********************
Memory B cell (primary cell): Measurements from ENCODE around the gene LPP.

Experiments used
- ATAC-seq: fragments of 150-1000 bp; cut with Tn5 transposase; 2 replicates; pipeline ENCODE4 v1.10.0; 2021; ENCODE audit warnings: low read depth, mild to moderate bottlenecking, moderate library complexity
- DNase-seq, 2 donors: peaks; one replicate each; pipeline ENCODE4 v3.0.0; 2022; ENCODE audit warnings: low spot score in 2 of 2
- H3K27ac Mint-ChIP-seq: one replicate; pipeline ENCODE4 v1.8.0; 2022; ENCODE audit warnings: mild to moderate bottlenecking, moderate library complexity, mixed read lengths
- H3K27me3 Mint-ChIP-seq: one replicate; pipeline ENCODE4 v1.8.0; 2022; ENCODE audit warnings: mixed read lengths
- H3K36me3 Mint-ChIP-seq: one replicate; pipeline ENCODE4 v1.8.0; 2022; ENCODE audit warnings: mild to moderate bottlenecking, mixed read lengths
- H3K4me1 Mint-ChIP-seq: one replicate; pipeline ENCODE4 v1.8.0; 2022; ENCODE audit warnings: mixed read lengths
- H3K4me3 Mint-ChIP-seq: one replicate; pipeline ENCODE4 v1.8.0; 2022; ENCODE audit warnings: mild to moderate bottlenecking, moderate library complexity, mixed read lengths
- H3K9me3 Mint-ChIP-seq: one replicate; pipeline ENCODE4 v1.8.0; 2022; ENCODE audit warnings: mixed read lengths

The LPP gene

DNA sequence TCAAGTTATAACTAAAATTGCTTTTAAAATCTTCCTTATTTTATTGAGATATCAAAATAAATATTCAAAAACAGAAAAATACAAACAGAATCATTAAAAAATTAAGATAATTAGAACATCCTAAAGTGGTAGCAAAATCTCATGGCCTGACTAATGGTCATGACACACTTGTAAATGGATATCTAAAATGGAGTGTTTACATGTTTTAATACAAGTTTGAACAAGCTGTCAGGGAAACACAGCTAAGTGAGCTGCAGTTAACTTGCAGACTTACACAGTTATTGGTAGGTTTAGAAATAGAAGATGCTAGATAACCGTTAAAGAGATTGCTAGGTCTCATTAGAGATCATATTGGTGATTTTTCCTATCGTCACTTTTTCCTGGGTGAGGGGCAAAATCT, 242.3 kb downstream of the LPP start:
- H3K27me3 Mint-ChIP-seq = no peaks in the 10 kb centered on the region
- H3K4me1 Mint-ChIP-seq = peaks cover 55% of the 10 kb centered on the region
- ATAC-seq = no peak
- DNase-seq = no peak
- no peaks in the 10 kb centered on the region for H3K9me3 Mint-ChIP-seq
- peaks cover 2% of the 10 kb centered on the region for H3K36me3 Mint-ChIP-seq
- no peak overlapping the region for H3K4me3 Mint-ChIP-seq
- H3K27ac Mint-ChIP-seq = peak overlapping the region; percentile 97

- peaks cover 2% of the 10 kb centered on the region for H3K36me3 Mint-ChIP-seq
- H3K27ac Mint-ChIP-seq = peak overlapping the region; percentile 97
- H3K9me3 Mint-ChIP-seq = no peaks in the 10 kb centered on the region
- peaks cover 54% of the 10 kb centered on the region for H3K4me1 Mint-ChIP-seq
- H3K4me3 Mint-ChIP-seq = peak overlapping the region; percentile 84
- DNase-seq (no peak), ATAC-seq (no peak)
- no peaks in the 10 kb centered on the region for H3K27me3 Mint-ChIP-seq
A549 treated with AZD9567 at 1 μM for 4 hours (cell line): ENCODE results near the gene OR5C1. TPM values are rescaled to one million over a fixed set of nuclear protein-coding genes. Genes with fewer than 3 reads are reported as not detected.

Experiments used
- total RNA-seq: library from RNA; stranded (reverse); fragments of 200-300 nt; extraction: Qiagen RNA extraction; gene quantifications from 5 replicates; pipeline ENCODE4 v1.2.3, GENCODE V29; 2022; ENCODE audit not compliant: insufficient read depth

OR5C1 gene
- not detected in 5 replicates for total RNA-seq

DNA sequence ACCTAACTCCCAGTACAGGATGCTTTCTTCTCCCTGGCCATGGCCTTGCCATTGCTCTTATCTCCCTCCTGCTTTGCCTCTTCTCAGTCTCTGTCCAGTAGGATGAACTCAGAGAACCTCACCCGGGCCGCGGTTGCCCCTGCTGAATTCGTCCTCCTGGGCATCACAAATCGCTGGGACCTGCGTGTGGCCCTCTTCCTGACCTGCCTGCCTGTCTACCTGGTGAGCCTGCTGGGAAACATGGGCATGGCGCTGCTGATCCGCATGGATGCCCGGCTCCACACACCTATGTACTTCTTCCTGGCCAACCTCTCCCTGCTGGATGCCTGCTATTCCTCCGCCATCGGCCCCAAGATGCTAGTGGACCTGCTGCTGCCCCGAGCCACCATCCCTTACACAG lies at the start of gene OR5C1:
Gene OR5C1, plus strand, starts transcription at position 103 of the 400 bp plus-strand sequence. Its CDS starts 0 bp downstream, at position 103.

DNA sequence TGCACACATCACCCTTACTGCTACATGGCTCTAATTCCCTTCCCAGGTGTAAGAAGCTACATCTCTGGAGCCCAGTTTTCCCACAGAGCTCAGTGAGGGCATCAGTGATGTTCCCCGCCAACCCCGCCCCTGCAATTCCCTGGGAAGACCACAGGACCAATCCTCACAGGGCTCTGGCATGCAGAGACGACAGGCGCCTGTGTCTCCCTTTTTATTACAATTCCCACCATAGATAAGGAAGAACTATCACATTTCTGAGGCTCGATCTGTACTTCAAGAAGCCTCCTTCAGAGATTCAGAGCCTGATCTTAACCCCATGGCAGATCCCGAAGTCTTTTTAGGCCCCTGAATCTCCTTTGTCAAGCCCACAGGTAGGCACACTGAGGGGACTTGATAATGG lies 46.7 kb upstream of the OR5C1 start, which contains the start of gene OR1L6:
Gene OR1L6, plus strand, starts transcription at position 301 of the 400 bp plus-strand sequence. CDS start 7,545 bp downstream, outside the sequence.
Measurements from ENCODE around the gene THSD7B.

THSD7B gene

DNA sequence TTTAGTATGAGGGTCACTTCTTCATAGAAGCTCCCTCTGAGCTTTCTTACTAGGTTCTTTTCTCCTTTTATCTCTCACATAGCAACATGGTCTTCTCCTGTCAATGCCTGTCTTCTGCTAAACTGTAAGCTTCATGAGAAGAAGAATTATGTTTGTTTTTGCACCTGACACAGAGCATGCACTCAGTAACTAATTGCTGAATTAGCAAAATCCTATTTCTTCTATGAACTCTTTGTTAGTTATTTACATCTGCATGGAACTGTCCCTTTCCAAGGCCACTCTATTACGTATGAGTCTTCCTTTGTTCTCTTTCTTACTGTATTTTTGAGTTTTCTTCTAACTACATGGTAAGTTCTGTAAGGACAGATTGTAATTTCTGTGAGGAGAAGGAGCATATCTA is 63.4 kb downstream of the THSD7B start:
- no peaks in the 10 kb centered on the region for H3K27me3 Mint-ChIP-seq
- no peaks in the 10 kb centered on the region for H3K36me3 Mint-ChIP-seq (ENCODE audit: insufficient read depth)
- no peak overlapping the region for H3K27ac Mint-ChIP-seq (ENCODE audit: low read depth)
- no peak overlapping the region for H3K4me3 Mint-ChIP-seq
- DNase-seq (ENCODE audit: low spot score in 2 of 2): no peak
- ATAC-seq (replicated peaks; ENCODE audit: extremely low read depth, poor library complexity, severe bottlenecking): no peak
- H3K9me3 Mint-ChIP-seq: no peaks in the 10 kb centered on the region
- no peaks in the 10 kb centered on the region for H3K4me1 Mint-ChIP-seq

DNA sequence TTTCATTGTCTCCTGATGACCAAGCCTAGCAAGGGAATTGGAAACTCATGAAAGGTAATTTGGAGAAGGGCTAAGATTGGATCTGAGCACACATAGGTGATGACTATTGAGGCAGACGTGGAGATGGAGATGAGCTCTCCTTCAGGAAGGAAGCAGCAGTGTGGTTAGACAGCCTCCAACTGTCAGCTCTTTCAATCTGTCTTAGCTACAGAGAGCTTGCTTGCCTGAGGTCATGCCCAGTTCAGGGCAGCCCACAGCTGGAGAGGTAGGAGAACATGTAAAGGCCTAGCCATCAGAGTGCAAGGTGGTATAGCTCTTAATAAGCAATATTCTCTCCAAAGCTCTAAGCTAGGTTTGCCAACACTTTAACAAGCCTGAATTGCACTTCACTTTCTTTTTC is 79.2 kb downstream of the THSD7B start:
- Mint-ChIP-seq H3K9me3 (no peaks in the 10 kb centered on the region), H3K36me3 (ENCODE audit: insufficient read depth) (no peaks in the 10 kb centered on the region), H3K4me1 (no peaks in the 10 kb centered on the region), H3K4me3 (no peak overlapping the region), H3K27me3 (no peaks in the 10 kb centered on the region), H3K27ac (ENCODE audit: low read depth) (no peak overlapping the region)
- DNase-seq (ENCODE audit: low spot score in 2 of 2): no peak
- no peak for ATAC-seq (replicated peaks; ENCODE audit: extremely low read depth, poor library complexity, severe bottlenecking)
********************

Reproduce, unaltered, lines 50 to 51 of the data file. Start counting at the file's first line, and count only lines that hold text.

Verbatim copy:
- DNase-seq (ENCODE audit: low spot score in 2 of 2): no peak
- no peak for ATAC-seq (replicated peaks; ENCODE audit: extremely low read depth, poor library complexity, severe bottlenecking)